little consequence, since the test for reassembly completion will always fail, with the result that reassembled datagrams would never be delivered at all. In addition, a missing row in one of the decision tables creates the problem that network control (ICMP) messages that arrive in fragments will never be processed. Among the other errors are the possibility that a few bytes will be discarded from each fragment transmitted and certain statements that will create run-time exceptions instead of performing their intended functions. A general problem with this specification is that the program language and action table portions of the specification were clearly not checked by any automatic syntax checking process. Variable and procedure names are occasionally misspelled, and the syntax of the action statements is often incorrect. We have enumerated some of these problems below as a set of cautionary notes to implementors, but we do not claim to have listed them all. In particular, syntax errors are only discussed when they occur in conjunction with other problems. The following section discusses some of the serious errors that we have discovered with the MIL standard IP [MIL83a] during our initial study of this protocol. We also propose corrections to each of these problems. 4. Detailed Discussion of the Problems Problem 1: Failure to Insert Last Fragment This problem occurs in the decision table corresponding to the state reassembling and the input "receive from lower layer" [MILS83a, sec 184.108.40.206.3]. The problem occurs in the following row of this table: ________________________________________________________ check- SNP TTL where a reass ICMP sum params valid to frag done check- valid? valid? ? ? ? ? sum? __________________________________________________________________ YES YES YES ULP YES YES d reass_ delivery; state := INACTIVE __________________________________________________________________ The reass_done function, as will be seen below, returns YES if the
fragment just received is the last fragment needed to assemble a complete datagram and NO otherwise. The action procedure reass_delivery simply delivers a completely reassembled datagram to the upper-level protocol. It is the action procedure reassemble that inserts an incoming fragment into the datagram being assembled. Since this row does not call reassemble, the result will be that every incoming fragmented datagram will be delivered to the upper layer with one fragment missing. The solution is to rewrite this row of the table as follows: ________________________________________________________ check- SNP TTL where a reass ICMP sum params valid to frag done check- valid? valid? ? ? ? ? sum? __________________________________________________________________ YES YES YES ULP YES YES d reassemble; reass_ delivery; state := INACTIVE __________________________________________________________________ Incidentally, the mnemonic value of the name of the reass_done function is questionable, since at the moment this function is called datagram reassembly cannot possibly have been completed. A better name for this function might be last_fragment. Problem 2: Missing State Transition This problem is the omission of a row of the same decision table [MILS83a, sec 220.127.116.11.3]. Incoming packets may be directed to an upper-level protocol (ULP), or they may be network control messages, which are marked ICMP (Internet Control Message Protocol). When control messages have been completely assembled, they are processed by an IP procedure called analyze. The decision table contains the row ________________________________________________________ check- SNP TTL where a reass ICMP sum params valid to frag done check- valid? valid? ? ? ? ? sum? __________________________________________________________________ YES YES YES ICMP YES NO d reassemble; __________________________________________________________________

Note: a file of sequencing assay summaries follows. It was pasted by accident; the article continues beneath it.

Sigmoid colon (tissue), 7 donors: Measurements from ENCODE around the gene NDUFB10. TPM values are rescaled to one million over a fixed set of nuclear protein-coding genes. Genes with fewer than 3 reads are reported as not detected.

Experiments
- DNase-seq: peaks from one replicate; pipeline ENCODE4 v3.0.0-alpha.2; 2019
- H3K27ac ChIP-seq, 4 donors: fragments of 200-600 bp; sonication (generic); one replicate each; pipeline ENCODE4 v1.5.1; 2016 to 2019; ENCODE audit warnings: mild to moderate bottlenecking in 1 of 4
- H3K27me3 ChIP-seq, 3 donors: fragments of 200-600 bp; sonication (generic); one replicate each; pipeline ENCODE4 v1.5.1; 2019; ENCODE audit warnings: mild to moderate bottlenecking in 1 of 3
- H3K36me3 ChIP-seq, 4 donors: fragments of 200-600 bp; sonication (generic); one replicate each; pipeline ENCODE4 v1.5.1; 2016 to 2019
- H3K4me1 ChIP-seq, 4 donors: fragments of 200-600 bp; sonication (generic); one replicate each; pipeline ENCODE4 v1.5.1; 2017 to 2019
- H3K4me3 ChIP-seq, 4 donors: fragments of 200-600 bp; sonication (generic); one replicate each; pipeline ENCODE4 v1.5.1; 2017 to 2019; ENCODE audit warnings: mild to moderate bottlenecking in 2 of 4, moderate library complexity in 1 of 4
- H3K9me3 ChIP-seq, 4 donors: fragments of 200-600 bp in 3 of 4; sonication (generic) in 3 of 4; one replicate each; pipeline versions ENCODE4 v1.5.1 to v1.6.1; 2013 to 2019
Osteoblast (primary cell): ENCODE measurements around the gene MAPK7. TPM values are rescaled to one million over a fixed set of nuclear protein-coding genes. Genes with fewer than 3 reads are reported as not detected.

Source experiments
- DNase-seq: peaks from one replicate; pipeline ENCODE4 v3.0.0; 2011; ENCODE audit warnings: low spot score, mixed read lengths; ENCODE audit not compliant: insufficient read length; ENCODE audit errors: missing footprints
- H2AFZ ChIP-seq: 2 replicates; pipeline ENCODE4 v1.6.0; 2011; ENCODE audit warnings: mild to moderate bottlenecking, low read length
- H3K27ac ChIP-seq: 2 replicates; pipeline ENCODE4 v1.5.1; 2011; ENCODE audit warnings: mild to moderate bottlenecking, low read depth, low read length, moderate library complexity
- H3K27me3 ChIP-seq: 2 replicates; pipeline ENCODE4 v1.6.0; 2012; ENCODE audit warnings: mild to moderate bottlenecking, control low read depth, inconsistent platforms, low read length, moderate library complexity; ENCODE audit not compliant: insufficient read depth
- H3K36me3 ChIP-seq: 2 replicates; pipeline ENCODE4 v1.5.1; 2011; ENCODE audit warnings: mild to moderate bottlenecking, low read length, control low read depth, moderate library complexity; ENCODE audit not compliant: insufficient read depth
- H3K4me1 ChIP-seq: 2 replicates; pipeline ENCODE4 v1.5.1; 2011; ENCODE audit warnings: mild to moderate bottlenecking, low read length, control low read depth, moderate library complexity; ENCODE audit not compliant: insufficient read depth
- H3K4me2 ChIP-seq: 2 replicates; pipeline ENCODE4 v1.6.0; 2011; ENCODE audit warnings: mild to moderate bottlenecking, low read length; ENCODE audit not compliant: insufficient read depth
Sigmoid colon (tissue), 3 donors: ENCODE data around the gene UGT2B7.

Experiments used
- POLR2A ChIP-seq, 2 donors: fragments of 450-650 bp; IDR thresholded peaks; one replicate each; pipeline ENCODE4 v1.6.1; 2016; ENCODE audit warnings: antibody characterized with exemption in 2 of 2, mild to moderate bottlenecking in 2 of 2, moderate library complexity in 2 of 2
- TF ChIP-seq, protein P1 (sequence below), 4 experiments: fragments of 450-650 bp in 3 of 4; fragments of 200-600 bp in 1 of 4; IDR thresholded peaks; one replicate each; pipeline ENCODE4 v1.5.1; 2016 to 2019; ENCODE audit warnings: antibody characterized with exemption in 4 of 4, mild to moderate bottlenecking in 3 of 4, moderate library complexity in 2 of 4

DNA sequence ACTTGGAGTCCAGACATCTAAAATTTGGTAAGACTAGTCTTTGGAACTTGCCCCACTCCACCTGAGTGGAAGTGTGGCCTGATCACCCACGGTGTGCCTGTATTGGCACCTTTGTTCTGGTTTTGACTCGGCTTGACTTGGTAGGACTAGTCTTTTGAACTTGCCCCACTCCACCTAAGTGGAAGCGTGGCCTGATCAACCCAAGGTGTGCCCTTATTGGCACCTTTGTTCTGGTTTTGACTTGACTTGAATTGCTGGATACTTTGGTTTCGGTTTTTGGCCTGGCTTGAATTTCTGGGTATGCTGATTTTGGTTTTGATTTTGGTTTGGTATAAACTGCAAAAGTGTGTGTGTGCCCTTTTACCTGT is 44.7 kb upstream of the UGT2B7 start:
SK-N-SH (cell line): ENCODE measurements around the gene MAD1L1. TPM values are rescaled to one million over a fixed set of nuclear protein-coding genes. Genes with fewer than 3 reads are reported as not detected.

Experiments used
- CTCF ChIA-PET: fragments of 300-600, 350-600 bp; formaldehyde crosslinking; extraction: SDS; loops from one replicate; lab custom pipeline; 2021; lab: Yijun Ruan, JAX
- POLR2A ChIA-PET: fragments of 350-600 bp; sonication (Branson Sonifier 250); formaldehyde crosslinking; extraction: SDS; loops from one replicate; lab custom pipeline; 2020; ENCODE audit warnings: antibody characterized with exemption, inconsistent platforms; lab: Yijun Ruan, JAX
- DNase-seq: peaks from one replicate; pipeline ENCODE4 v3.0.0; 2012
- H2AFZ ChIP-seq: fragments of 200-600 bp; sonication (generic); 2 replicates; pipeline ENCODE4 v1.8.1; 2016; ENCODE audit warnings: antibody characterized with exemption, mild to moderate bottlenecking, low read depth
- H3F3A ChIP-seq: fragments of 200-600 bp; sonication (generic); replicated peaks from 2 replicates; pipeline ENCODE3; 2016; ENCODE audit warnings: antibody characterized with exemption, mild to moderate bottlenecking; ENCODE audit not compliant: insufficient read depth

but makes no provision for the case in which where_to returns ICMP, a_frag returns YES, and reass_done returns YES. An additional row should be inserted, which reads as follows: ________________________________________________________ check- SNP TTL where a reass ICMP sum params valid to frag done check- valid? valid? ? ? ? ? sum? __________________________________________________________________ YES YES YES ICMP YES YES d reassemble; analyze; state := INACTIVE __________________________________________________________________ Omitting this row means that incoming fragmented ICMP messages will never be analyzed, since the state machine does not have any action specified when the last fragment is received. Problem 3: Errors in reass_done The function reass_done, as can be seen from the above, determines whether the incoming subnetwork packet contains the last fragment needed to complete the reassembly of an IP datagram. In order to understand the errors in this function, we must first understand how it employs its data structures. The reassembly of incoming fragments is accomplished by means of a bit map maintained separately for each state machine. Since all fragments are not necessarily the same length, each bit in the map represents not a fragment, but a block, that is, a unit of eight octets. Each fragment, with the possible exception of the "tail" fragment (we shall define this term below), is an integral number of consecutive blocks. Each fragment's offset from the beginning of the datagram is given, in units of blocks, by a field in the packet header of each incoming packet. The total length of each fragment, including the fragment's header, is specified in the header field total_length; this length is given in octets. The length of the header is specified in the field header_length; this length is given in words, that is, units of four octets. In analyzing this subroutine, we must distinguish between the "tail" fragment and the "last" fragment. We define the last fragment as the one which is received last in time, that is, the fragment that permits reassembly to be completed. The tail fragment is the fragment that is spatially last, that is, the fragment that is spatially located after any other fragment. The